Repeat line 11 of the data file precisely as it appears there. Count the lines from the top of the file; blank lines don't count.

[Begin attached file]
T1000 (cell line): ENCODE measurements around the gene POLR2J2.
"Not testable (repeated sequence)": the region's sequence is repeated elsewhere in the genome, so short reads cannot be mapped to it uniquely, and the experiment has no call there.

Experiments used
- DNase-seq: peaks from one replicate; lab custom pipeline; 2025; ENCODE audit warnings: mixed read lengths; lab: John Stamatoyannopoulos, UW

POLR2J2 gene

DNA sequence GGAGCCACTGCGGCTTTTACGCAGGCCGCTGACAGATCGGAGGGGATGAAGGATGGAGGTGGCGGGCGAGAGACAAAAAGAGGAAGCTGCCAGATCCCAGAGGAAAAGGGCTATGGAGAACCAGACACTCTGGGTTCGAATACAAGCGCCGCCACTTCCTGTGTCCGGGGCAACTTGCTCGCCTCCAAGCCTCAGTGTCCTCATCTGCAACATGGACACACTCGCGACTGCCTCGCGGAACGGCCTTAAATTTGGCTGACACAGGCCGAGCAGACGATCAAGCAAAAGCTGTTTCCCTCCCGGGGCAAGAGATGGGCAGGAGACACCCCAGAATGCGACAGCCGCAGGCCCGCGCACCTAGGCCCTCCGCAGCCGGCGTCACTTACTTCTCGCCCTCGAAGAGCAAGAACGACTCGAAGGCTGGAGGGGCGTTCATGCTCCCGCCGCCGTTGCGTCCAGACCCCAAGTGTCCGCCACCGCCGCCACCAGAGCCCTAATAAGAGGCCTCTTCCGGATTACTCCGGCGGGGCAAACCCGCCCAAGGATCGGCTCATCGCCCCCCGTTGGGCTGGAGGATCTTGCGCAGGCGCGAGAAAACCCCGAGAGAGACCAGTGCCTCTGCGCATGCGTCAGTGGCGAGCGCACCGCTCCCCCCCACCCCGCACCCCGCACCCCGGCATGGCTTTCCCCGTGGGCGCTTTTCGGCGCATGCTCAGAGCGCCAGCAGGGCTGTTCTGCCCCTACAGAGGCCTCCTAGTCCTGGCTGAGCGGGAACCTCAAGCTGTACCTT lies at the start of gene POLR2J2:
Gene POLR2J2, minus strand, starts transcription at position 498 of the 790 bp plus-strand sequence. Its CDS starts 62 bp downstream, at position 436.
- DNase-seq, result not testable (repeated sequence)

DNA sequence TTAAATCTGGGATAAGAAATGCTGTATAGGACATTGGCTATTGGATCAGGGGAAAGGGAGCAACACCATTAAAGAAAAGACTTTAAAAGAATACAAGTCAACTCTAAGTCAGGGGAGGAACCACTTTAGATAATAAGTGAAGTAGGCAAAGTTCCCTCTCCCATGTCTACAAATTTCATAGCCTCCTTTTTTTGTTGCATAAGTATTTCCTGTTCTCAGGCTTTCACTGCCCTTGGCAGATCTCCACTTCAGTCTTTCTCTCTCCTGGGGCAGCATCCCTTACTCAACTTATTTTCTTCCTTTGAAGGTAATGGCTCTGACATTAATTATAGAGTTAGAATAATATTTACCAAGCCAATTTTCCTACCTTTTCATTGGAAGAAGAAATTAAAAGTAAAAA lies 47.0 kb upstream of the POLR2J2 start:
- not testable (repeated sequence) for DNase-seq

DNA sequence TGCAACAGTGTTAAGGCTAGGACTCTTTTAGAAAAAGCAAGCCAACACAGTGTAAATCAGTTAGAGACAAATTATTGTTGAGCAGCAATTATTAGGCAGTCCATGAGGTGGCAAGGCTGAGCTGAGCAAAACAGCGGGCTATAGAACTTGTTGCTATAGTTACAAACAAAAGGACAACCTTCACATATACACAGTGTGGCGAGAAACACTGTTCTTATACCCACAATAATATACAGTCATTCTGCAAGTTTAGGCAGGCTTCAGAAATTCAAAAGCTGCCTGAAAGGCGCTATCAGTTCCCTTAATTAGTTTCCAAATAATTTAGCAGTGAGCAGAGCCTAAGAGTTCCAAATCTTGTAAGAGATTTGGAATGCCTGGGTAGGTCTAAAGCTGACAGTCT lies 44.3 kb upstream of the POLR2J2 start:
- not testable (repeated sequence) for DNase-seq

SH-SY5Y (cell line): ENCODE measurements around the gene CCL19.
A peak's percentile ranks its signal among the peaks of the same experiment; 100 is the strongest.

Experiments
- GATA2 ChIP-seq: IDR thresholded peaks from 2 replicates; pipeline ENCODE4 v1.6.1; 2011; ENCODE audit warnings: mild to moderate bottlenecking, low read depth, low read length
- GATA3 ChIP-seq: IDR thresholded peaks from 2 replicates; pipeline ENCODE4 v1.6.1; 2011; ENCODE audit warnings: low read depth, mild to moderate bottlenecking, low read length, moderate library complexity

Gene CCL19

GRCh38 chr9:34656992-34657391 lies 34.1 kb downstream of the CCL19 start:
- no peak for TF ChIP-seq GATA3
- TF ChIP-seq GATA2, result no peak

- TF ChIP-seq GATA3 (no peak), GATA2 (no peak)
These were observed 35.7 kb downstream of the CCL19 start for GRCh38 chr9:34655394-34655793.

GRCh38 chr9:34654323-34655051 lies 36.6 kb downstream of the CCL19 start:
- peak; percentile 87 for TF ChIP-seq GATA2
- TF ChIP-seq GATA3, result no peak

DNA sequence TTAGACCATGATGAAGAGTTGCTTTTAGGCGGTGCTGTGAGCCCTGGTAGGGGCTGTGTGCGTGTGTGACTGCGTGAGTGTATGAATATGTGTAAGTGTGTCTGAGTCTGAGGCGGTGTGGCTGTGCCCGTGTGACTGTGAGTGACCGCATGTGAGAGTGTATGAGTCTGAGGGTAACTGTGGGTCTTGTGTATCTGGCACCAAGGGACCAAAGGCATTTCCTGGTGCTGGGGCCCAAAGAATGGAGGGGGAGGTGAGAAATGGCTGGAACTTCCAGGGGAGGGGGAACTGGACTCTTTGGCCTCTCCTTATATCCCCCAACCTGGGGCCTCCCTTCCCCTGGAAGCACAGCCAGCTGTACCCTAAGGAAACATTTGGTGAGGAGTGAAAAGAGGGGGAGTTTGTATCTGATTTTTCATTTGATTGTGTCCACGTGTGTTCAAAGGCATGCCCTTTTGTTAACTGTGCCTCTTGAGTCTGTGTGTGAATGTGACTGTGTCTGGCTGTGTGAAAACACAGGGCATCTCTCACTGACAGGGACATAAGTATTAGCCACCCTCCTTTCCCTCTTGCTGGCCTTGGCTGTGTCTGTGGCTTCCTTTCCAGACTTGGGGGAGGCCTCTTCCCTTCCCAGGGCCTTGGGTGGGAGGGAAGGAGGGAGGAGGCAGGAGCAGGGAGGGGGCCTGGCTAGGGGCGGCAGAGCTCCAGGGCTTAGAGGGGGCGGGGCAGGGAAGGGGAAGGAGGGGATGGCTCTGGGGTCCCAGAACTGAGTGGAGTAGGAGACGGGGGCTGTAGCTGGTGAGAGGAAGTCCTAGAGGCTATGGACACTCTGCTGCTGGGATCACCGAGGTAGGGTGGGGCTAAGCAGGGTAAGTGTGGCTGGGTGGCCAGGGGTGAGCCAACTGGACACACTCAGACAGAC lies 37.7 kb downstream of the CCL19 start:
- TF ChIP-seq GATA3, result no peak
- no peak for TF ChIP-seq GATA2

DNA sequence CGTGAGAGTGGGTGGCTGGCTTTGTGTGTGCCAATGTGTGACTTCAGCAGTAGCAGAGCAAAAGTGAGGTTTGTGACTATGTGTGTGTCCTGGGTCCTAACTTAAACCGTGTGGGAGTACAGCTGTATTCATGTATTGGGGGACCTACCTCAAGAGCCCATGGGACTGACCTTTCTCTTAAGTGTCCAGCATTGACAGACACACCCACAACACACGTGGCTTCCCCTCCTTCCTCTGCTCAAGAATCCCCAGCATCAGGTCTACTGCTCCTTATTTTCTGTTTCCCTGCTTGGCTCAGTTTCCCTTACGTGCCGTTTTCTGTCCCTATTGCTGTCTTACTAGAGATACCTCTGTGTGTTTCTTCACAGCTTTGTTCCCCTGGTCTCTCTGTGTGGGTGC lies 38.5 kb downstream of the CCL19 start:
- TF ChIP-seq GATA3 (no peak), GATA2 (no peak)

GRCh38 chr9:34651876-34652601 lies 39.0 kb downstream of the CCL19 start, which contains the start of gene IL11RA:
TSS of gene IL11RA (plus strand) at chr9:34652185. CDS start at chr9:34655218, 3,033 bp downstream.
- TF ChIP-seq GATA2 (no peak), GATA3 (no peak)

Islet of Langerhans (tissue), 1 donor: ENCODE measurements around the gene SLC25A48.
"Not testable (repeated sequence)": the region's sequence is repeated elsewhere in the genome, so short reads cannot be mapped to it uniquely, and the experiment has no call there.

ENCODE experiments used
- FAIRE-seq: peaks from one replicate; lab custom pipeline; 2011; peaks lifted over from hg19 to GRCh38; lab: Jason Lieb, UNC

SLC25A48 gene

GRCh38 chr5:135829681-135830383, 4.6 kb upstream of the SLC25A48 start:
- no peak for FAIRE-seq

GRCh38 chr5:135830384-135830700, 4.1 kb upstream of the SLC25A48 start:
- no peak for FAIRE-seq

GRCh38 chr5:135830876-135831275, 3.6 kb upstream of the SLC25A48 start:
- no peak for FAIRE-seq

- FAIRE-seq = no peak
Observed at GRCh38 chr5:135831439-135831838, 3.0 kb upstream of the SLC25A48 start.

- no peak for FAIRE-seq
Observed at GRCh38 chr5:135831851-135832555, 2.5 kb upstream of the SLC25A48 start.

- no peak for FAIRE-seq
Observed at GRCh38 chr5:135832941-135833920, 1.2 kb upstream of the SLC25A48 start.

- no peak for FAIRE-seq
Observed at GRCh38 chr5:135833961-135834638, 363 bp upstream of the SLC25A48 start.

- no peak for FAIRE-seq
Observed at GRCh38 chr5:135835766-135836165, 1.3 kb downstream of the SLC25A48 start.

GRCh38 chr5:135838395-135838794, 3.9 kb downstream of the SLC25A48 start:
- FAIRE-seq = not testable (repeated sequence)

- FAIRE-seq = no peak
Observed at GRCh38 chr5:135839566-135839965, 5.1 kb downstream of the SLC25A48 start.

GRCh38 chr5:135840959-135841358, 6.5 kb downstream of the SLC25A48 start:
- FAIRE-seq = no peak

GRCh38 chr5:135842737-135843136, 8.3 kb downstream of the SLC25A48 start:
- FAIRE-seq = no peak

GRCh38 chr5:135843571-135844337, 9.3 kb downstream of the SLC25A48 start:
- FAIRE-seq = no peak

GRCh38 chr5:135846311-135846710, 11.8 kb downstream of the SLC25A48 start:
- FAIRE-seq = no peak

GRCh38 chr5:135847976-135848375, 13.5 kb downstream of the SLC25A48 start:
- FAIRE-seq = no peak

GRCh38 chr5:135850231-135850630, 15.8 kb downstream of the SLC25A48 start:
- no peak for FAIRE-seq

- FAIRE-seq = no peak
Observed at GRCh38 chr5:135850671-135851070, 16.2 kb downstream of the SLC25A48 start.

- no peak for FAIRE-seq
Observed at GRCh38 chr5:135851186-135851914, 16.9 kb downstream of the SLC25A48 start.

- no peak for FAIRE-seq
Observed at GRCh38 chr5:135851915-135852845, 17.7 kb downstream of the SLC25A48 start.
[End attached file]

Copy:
DNA sequence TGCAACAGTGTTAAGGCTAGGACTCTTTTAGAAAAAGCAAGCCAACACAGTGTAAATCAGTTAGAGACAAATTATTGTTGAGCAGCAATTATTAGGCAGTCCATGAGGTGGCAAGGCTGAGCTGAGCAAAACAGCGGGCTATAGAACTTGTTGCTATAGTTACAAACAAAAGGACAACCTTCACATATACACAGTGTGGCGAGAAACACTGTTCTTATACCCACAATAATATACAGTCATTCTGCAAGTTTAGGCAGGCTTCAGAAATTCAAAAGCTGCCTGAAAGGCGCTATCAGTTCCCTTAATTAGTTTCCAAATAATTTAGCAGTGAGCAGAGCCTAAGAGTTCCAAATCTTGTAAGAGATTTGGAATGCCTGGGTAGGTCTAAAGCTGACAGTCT lies 44.3 kb upstream of the POLR2J2 start: